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Top 10 Deadliest Jobs in America

Top 10 Deadliest Jobs in America

According to the US Bureau of Labor Statistics, the average work-related fatality rate is 3.6 per 100,000 workers, but for many occupations, this rate is much, much higher. At Buttafuoco & Associates, our Northern New Jersey workplace accident attorneys have helped clients in a variety of dangerous industries get the compensation they deserve after an accident. In this article, we’ll cover the 10 deadliest jobs in the country, according to 2022 data from the US Bureau of Labor Statistics and discuss when an attorney may be able to help.

10. Agricultural Workers

Fatality Rate: 20 per 100,000 Workers
Common Injury Causes: Tractor Overturns; Roadway Crashes; Equipment-related Injuries; Slips, Trips, and Falls; Animal-Related Violence
In addition to fatal injuries, agricultural workers experience high rates of non-fatal injuries, especially workers 55 or older, accounting for roughly two thirds of all injuries in the industry. Recent data suggests that 42% of all agricultural workers reported a sprain or strain between 2014 and 2015. Furthermore, there is evidence of injuries being significantly underreported among these workers.

9. Underground Mining and Machine Operators

Fatality Rate: 20.1 per 100,000 Workers
Common Injury Causes: Roof and Sidewall Collapses; Explosions; Machinery Accidents; Powered Haulage Accidents; Gas Poisoning, including Carbon Monoxide
While we often think of the lasting health and environmental damage of mining, the immediate physical dangers to minors are myriad. The most common cause of mining-related fatalities are powered haulage accidents; this is a broad category that includes injuries related to any powered machinery used to move mined material, including rail cars, hauling trucks, forklifts, bucket elevators, etc.

8. Structural Iron and Steel Workers

Fatality Rate: 21.3 per 100,000 Workers
Common Injuries: Lacerations; Sprains; Overexertion; Falls from Great Height
Ironworkers are key on most commercial construction sites, and often they are working at great height. This in mind, ironworkers require extensive safety training and proper equipment to help keep them safe on the job site.

7. Refuse and Recycling Collectors

Fatality Rate: 22.6 per 100,000 Workers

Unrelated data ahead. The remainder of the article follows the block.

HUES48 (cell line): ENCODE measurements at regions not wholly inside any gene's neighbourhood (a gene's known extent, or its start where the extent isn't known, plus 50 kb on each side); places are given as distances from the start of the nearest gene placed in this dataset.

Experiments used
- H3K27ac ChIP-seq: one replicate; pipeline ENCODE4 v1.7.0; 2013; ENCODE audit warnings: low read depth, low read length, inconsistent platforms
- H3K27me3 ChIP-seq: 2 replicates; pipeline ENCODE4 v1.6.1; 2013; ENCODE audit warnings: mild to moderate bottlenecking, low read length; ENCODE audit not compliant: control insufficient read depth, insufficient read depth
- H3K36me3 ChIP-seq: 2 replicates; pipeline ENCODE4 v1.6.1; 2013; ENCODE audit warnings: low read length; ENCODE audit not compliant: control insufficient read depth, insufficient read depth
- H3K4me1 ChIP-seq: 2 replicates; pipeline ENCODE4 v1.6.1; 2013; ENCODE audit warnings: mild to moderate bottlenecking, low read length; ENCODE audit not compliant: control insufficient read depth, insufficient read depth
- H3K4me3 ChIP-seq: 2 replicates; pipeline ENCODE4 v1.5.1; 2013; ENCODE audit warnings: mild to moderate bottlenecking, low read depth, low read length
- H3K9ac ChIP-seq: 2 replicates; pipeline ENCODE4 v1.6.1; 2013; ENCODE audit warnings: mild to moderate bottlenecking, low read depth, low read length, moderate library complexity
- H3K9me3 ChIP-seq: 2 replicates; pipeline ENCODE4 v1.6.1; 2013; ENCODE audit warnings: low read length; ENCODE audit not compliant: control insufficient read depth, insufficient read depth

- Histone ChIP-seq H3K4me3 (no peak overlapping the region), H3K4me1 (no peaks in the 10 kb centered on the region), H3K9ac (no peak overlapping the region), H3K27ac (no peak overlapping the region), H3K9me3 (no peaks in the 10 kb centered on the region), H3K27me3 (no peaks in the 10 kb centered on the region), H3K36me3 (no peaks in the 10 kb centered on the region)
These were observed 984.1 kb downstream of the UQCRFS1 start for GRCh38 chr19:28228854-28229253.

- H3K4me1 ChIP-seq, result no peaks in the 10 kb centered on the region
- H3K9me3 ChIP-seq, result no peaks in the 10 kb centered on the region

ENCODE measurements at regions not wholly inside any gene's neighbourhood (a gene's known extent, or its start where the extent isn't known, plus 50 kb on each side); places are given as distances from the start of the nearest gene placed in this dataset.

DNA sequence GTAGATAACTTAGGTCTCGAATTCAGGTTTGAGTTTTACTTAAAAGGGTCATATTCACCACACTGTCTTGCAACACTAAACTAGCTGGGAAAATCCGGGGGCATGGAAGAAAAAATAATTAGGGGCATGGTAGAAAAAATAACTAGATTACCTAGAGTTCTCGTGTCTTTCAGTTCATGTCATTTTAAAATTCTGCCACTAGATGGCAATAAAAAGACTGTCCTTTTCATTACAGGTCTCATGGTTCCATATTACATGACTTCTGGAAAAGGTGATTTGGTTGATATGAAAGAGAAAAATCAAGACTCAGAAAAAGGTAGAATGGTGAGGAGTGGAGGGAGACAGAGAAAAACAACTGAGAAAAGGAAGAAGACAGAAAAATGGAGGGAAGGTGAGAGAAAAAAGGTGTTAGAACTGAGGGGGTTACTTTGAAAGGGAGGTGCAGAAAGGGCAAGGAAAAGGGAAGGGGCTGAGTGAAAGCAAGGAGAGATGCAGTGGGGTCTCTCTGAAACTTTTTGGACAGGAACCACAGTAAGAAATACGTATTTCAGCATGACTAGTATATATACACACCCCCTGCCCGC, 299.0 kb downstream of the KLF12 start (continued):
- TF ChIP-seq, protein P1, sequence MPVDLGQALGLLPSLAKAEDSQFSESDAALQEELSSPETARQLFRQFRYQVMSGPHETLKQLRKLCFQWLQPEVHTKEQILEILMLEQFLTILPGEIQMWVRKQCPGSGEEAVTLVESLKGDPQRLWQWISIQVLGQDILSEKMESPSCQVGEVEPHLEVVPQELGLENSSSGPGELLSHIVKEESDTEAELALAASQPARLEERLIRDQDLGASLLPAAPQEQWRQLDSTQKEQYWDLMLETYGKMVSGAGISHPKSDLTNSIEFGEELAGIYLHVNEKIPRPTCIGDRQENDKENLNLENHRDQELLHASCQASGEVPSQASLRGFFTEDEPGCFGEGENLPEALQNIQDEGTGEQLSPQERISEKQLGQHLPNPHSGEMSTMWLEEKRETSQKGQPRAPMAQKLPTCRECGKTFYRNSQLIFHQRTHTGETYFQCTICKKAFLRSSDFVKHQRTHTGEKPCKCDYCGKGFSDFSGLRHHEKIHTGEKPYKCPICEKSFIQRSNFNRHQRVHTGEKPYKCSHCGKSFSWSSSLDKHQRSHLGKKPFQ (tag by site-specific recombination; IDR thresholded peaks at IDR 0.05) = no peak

Common Accidents: Vehicle and Traffic Accidents; Strains; Machinery Accidents
In 2021, 75% of refuse workers reported a work-related injury. Given the nature of refuse collection on roadways, the most dangerous—and among the most common—of these are struck-by vehicle accidents.

6. Truck Drivers

Fatality Rate: 30.4 per 100,000 Workers
Common Accidents: Traffic and vehicle-related accidents, including vehicle collisions and being struck while on the side of the road.
Heavy tractor-trailer truck drivers are the most at-risk truck drivers, largely because of the long hauls on the road. It’s recommended that truck drivers limit their hours on the road to reduce fatigue and therefore the chance of an accident.

5. Aircraft Pilots and Flight Engineers

Fatality Rate: 35.9 per 100,000 Workers
Common Accidents: Vehicle Crashes, Machinery Accidents
While commercial flights are very safe, the most common injuries among pilots and flight engineers occur in shipping industries, private aircraft, and medical aircraft.

4. Construction Trades

Fatality Rate: 38.5 per 100,000 Workers
Common Accidents: Slips, Trips, and Falls; Falls from heights; Electrocution; Struck by Objects; Equipment Failure; Vehicle Accidents; Fires and Explosions; Toxic Exposure

At Buttafuoco & Associates, our Northern New Jersey workplace accident lawyers often work with victims of workplace accidents in the construction industry. In fact, it is often considered the most dangerous occupation in the state of New Jersey.

3. Fishing and Hunting Workers

Fatality Rate: 50.9 per 100,000 Workers
Common Accidents: Drowning; Slips, Trips, and Falls; Machinery and Equipment Injuries
Commercial fishing workers are often exposed to hazardous conditions at sea, including hazardous fishing equipment, ice formation, slippery decks, and large waves. Furthermore, given the remote nature of fishing and hunting work, transportation to medical facilities for emergency care is very difficult, increasing the risk of various injuries.

2. Roofers

Fatality Rate: 57.5 per 100,000 Workers
Common Accidents: Slips, Trips, and Falls; Falls from Height; Burns; Heat-Related Injuries and Illness
Roofers must always use proper safety equipment to avoid falls from height. Furthermore, inclement weather, such as rain or snow, can increase the chance of injury.

1. Logging Workers

Fatality Rate: 100.7 per 100,000 Workers
Common Accidents: Equipment Accidents; Transportation Accidents; Slips, Trips, and Falls
Logging tops the list of deadly jobs, with nearly twice the rate of fatalities as any other industry on the list. While non-fatal injuries have declined in recent years, the rate of fatal injuries has continued to climb. By far the most common reason for fatal logging accidents is contact with equipment.

Can an Attorney Help You?

If you have experienced a workplace injury, or your loved one suffered a fatal workplace accident, it’s imperative to work with a workplace accident attorney in Northern New Jersey. Get in touch with our experienced team at Buttafuoco & Associates to get you the compensation you need.

Call 1-800-NOW-HURT for a free consultation.


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